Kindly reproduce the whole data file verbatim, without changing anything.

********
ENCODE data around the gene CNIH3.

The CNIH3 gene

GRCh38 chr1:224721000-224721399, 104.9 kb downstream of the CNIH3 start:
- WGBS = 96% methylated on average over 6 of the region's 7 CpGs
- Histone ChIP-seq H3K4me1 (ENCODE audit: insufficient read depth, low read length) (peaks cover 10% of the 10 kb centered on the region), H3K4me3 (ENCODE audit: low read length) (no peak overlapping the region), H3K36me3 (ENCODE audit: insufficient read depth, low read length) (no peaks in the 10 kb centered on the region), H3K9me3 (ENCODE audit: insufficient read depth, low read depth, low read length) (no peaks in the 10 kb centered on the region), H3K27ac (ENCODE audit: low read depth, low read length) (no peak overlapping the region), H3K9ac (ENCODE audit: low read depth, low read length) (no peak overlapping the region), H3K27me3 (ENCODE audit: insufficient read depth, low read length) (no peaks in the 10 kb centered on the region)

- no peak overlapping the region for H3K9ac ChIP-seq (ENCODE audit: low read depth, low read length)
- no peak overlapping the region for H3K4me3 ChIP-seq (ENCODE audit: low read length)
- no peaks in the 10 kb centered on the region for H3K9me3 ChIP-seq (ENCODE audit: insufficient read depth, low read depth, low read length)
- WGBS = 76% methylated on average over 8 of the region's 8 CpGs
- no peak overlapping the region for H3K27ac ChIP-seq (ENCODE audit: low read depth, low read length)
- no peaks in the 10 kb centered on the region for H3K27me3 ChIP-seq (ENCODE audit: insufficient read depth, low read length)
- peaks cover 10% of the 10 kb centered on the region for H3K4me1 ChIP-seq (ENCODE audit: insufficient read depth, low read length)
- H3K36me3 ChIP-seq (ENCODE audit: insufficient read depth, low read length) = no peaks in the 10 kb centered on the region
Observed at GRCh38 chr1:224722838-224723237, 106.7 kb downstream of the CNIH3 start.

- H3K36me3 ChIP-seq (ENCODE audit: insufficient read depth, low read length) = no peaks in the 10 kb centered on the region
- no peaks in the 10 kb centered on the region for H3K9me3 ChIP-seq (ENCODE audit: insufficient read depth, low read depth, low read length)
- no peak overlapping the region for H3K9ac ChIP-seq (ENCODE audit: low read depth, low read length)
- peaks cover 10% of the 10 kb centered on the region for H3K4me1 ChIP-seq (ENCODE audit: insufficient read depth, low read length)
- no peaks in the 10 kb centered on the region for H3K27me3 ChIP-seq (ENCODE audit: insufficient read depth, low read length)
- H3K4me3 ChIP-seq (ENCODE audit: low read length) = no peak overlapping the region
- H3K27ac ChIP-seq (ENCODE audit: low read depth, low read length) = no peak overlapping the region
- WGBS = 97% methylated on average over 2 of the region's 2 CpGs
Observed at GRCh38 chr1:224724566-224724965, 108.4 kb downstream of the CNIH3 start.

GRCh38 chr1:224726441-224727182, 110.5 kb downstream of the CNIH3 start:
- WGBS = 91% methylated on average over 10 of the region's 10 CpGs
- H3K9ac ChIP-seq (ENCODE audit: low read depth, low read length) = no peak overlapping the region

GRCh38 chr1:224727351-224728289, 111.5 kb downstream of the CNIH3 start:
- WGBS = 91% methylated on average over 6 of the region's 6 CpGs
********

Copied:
ENCODE data around the gene CNIH3.

The CNIH3 gene

GRCh38 chr1:224721000-224721399, 104.9 kb downstream of the CNIH3 start:
- WGBS = 96% methylated on average over 6 of the region's 7 CpGs
- Histone ChIP-seq H3K4me1 (ENCODE audit: insufficient read depth, low read length) (peaks cover 10% of the 10 kb centered on the region), H3K4me3 (ENCODE audit: low read length) (no peak overlapping the region), H3K36me3 (ENCODE audit: insufficient read depth, low read length) (no peaks in the 10 kb centered on the region), H3K9me3 (ENCODE audit: insufficient read depth, low read depth, low read length) (no peaks in the 10 kb centered on the region), H3K27ac (ENCODE audit: low read depth, low read length) (no peak overlapping the region), H3K9ac (ENCODE audit: low read depth, low read length) (no peak overlapping the region), H3K27me3 (ENCODE audit: insufficient read depth, low read length) (no peaks in the 10 kb centered on the region)

- no peak overlapping the region for H3K9ac ChIP-seq (ENCODE audit: low read depth, low read length)
- no peak overlapping the region for H3K4me3 ChIP-seq (ENCODE audit: low read length)
- no peaks in the 10 kb centered on the region for H3K9me3 ChIP-seq (ENCODE audit: insufficient read depth, low read depth, low read length)
- WGBS = 76% methylated on average over 8 of the region's 8 CpGs
- no peak overlapping the region for H3K27ac ChIP-seq (ENCODE audit: low read depth, low read length)
- no peaks in the 10 kb centered on the region for H3K27me3 ChIP-seq (ENCODE audit: insufficient read depth, low read length)
- peaks cover 10% of the 10 kb centered on the region for H3K4me1 ChIP-seq (ENCODE audit: insufficient read depth, low read length)
- H3K36me3 ChIP-seq (ENCODE audit: insufficient read depth, low read length) = no peaks in the 10 kb centered on the region
Observed at GRCh38 chr1:224722838-224723237, 106.7 kb downstream of the CNIH3 start.

- H3K36me3 ChIP-seq (ENCODE audit: insufficient read depth, low read length) = no peaks in the 10 kb centered on the region
- no peaks in the 10 kb centered on the region for H3K9me3 ChIP-seq (ENCODE audit: insufficient read depth, low read depth, low read length)
- no peak overlapping the region for H3K9ac ChIP-seq (ENCODE audit: low read depth, low read length)
- peaks cover 10% of the 10 kb centered on the region for H3K4me1 ChIP-seq (ENCODE audit: insufficient read depth, low read length)
- no peaks in the 10 kb centered on the region for H3K27me3 ChIP-seq (ENCODE audit: insufficient read depth, low read length)
- H3K4me3 ChIP-seq (ENCODE audit: low read length) = no peak overlapping the region
- H3K27ac ChIP-seq (ENCODE audit: low read depth, low read length) = no peak overlapping the region
- WGBS = 97% methylated on average over 2 of the region's 2 CpGs
Observed at GRCh38 chr1:224724566-224724965, 108.4 kb downstream of the CNIH3 start.

GRCh38 chr1:224726441-224727182, 110.5 kb downstream of the CNIH3 start:
- WGBS = 91% methylated on average over 10 of the region's 10 CpGs
- H3K9ac ChIP-seq (ENCODE audit: low read depth, low read length) = no peak overlapping the region

GRCh38 chr1:224727351-224728289, 111.5 kb downstream of the CNIH3 start:
- WGBS = 91% methylated on average over 6 of the region's 6 CpGs